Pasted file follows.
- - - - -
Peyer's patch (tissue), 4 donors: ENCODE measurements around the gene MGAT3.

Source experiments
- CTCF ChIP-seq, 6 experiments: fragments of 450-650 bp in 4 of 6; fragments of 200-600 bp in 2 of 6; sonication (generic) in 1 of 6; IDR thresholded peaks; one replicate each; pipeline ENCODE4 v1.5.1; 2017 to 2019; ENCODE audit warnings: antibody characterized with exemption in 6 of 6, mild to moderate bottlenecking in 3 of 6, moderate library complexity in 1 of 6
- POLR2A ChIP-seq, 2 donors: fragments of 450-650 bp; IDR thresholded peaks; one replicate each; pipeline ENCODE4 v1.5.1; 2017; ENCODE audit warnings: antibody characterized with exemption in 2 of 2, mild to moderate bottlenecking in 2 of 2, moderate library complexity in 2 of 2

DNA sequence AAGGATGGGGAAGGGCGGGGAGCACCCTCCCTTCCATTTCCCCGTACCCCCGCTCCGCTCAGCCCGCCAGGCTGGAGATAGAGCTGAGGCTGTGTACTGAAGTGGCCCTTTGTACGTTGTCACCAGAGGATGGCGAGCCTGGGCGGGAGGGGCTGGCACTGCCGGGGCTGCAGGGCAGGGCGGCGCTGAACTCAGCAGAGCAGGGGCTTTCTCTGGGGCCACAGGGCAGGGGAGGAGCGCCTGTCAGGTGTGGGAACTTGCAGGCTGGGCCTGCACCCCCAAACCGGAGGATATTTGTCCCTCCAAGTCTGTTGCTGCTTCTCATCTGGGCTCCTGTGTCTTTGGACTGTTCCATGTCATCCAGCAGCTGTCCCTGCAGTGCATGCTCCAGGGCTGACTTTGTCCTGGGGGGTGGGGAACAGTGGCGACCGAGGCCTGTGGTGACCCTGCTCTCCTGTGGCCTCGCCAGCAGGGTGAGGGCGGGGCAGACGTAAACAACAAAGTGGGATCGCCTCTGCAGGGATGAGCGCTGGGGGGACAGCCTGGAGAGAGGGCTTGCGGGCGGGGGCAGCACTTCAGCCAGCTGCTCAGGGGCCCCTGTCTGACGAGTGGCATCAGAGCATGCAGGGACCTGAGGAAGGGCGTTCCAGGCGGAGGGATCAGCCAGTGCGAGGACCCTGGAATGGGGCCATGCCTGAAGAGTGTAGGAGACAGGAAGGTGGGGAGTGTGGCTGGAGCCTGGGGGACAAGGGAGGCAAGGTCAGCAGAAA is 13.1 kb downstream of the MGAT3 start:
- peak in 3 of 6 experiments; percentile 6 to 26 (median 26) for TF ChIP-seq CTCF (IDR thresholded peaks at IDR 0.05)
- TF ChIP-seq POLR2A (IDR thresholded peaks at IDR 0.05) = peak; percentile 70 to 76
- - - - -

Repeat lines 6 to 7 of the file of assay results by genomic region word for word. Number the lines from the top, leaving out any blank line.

- peak in 3 of 6 experiments; percentile 6 to 26 (median 26) for TF ChIP-seq CTCF (IDR thresholded peaks at IDR 0.05)
- TF ChIP-seq POLR2A (IDR thresholded peaks at IDR 0.05) = peak; percentile 70 to 76